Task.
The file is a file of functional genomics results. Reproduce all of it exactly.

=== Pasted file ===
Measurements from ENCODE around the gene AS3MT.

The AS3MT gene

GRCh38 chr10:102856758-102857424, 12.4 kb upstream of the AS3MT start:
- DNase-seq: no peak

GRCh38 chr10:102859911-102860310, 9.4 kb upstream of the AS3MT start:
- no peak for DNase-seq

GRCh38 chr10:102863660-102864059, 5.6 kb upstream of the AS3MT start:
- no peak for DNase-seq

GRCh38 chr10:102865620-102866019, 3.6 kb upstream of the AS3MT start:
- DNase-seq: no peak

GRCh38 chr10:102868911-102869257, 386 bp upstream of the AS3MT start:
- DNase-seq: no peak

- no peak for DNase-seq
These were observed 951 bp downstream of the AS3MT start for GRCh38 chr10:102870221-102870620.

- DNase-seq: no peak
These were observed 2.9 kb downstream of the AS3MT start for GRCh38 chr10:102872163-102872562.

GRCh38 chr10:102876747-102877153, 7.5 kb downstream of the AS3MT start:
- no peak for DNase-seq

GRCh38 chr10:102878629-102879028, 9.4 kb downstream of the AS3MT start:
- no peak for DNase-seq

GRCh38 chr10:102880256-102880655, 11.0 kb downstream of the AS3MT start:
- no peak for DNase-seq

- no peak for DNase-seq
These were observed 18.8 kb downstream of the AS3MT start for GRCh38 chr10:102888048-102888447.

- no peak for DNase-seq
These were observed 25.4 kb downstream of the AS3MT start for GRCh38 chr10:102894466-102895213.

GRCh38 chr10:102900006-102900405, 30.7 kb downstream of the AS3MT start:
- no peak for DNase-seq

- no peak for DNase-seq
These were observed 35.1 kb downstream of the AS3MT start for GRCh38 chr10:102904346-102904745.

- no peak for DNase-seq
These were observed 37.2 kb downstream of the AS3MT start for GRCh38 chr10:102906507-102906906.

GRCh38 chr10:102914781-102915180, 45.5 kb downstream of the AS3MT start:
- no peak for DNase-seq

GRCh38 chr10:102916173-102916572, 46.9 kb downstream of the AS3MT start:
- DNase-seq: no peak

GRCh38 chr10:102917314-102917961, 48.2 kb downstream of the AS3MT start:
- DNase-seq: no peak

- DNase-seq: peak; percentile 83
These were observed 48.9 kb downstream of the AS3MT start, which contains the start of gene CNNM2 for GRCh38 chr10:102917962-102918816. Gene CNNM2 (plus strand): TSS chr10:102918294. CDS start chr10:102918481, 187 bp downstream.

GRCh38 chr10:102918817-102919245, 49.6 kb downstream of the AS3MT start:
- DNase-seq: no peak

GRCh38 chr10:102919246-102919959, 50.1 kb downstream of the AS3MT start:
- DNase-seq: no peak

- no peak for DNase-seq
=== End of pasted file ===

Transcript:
Measurements from ENCODE around the gene AS3MT.

The AS3MT gene

GRCh38 chr10:102856758-102857424, 12.4 kb upstream of the AS3MT start:
- DNase-seq: no peak

GRCh38 chr10:102859911-102860310, 9.4 kb upstream of the AS3MT start:
- no peak for DNase-seq

GRCh38 chr10:102863660-102864059, 5.6 kb upstream of the AS3MT start:
- no peak for DNase-seq

GRCh38 chr10:102865620-102866019, 3.6 kb upstream of the AS3MT start:
- DNase-seq: no peak

GRCh38 chr10:102868911-102869257, 386 bp upstream of the AS3MT start:
- DNase-seq: no peak

- no peak for DNase-seq
These were observed 951 bp downstream of the AS3MT start for GRCh38 chr10:102870221-102870620.

- DNase-seq: no peak
These were observed 2.9 kb downstream of the AS3MT start for GRCh38 chr10:102872163-102872562.

GRCh38 chr10:102876747-102877153, 7.5 kb downstream of the AS3MT start:
- no peak for DNase-seq

GRCh38 chr10:102878629-102879028, 9.4 kb downstream of the AS3MT start:
- no peak for DNase-seq

GRCh38 chr10:102880256-102880655, 11.0 kb downstream of the AS3MT start:
- no peak for DNase-seq

- no peak for DNase-seq
These were observed 18.8 kb downstream of the AS3MT start for GRCh38 chr10:102888048-102888447.

- no peak for DNase-seq
These were observed 25.4 kb downstream of the AS3MT start for GRCh38 chr10:102894466-102895213.

GRCh38 chr10:102900006-102900405, 30.7 kb downstream of the AS3MT start:
- no peak for DNase-seq

- no peak for DNase-seq
These were observed 35.1 kb downstream of the AS3MT start for GRCh38 chr10:102904346-102904745.

- no peak for DNase-seq
These were observed 37.2 kb downstream of the AS3MT start for GRCh38 chr10:102906507-102906906.

GRCh38 chr10:102914781-102915180, 45.5 kb downstream of the AS3MT start:
- no peak for DNase-seq

GRCh38 chr10:102916173-102916572, 46.9 kb downstream of the AS3MT start:
- DNase-seq: no peak

GRCh38 chr10:102917314-102917961, 48.2 kb downstream of the AS3MT start:
- DNase-seq: no peak

- DNase-seq: peak; percentile 83
These were observed 48.9 kb downstream of the AS3MT start, which contains the start of gene CNNM2 for GRCh38 chr10:102917962-102918816. Gene CNNM2 (plus strand): TSS chr10:102918294. CDS start chr10:102918481, 187 bp downstream.

GRCh38 chr10:102918817-102919245, 49.6 kb downstream of the AS3MT start:
- DNase-seq: no peak

GRCh38 chr10:102919246-102919959, 50.1 kb downstream of the AS3MT start:
- DNase-seq: no peak

- no peak for DNase-seq